Former CIA officer John Kiriakou, who is charged with unauthorized disclosure of a covert officer’s identity and other classified information, says that the case against him is driven by government animosity, and that he is a target of selective prosecution.
“When White House aides leaked stories about the heroes who killed Osama Bin Laden, they were not prosecuted. When the Washington Post was granted access to the covert director of the CTC for a profile of those directing America’s ‘war on terror,’ no one was prosecuted,” his attorneys wrote in a newly disclosed motion for dismissal.
“But when John Kiriakou gave an interview where he admitted the United States used waterboarding and when he further opined that waterboarding was ineffective, the government went after him,” the motion stated.
“The United States has improperly selected him for prosecution based on his exercise of his constitutional rights and on the animus the United States holds toward him” while “the government has tolerated other disclosures because they resulted in press favorable to the government.”
A copy of the June 12 defense motion was cleared for public release yesterday.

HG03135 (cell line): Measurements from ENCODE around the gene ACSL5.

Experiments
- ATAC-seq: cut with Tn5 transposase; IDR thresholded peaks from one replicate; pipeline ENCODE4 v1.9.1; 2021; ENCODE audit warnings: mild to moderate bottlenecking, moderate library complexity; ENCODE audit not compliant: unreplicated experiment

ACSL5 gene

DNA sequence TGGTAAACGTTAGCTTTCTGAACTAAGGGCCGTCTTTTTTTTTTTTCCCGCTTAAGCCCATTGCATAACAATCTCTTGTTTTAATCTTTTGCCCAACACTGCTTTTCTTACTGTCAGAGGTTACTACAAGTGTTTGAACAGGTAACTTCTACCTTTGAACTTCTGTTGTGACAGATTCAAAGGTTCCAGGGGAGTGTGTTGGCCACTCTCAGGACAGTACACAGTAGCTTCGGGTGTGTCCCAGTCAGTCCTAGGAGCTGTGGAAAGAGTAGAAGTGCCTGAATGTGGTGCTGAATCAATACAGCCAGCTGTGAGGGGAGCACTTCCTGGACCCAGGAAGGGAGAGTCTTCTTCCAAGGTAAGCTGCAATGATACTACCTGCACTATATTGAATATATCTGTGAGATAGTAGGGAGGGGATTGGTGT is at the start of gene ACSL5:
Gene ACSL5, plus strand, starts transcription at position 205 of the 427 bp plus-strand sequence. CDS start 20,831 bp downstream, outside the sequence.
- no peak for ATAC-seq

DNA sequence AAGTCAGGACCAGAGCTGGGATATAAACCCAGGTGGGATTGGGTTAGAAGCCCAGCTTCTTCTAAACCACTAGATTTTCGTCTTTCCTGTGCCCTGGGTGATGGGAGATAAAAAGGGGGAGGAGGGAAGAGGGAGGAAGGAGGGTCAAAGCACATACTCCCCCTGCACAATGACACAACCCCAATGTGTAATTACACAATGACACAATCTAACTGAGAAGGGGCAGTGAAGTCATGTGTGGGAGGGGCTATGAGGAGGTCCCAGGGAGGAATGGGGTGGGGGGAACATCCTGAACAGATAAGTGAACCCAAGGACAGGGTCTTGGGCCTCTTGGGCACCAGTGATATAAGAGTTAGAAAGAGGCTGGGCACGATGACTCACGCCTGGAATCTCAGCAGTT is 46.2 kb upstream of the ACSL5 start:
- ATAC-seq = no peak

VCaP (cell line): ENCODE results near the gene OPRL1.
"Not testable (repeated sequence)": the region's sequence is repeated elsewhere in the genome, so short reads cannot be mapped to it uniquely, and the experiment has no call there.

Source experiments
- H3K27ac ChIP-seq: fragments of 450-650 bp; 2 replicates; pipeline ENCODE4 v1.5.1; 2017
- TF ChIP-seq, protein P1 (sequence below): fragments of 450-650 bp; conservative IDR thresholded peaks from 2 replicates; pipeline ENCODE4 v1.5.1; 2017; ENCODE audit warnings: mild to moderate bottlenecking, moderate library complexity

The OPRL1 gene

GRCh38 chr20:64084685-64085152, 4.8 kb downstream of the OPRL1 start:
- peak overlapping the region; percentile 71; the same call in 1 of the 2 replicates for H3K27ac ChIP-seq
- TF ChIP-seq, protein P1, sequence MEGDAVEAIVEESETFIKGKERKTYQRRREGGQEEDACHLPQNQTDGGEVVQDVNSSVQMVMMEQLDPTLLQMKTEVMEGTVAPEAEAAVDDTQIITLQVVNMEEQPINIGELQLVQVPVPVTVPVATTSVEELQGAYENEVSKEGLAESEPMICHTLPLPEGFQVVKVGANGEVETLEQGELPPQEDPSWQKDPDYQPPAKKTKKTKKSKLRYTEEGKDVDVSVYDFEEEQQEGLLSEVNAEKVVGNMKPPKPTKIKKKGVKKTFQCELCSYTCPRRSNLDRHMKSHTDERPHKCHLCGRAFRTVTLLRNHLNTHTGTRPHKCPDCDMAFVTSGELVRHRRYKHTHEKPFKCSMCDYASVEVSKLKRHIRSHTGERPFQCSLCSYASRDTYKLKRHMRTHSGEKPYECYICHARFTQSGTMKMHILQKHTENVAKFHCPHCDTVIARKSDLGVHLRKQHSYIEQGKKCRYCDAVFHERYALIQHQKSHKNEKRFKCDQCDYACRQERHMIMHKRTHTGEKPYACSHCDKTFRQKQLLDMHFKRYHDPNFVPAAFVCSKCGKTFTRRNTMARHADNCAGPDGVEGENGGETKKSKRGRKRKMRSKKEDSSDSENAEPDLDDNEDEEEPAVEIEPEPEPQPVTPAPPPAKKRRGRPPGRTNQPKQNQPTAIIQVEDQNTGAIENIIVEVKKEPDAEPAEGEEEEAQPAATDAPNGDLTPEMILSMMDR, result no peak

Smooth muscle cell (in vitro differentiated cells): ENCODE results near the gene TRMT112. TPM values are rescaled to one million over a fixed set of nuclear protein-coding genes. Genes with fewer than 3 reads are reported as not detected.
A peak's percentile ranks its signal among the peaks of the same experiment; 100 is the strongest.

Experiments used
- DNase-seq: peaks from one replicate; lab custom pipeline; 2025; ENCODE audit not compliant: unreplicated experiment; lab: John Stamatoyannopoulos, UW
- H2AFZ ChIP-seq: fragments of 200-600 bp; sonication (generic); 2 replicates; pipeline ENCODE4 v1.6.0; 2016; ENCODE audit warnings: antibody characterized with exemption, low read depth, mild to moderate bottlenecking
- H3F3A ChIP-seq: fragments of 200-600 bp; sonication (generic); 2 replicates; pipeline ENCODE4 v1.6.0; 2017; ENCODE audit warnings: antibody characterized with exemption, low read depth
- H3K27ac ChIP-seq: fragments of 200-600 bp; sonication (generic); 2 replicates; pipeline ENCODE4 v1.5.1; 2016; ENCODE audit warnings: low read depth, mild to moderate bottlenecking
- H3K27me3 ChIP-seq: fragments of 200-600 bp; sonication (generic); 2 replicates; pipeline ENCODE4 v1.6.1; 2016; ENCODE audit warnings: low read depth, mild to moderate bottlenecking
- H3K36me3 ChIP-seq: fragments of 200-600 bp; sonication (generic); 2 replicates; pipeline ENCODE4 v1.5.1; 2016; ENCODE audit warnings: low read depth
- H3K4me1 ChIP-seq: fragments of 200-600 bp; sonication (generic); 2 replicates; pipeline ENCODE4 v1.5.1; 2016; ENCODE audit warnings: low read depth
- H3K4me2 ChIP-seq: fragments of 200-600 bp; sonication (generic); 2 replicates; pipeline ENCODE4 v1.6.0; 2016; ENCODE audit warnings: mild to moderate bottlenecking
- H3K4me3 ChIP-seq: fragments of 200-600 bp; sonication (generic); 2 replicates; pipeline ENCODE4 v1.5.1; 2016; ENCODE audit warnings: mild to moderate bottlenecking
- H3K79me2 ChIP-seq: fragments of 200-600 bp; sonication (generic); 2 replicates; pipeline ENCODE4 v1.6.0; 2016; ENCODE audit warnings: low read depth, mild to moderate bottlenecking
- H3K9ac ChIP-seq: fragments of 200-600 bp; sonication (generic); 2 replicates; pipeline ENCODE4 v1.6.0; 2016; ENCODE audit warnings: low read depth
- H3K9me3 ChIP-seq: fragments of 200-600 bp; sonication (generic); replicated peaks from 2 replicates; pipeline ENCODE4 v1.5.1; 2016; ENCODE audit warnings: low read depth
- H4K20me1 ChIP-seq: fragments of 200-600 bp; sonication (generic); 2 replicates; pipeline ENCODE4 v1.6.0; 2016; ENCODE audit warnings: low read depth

In a separate motion for dismissal, Mr. Kiriakou’s attorneys challenged the constitutionality of the statutes under which he is being prosecuted, including the Intelligence Identities Protection Act and section 793(d) of the Espionage Act, which they argued are “unconstitutionally vague and overbroad.”
Furthermore, because overclassification is rampant, they said, the classification status of any particular information is not a reliable index of its sensitivity.
“The government’s acknowledged practice of over-classification means that not all classified information actually has the potential to damage national security if released…. The fact that information is classified does not actually clarify whether its disclosure… could cause any injury to the United States.”
A government response to the defense motions is due by July 2.
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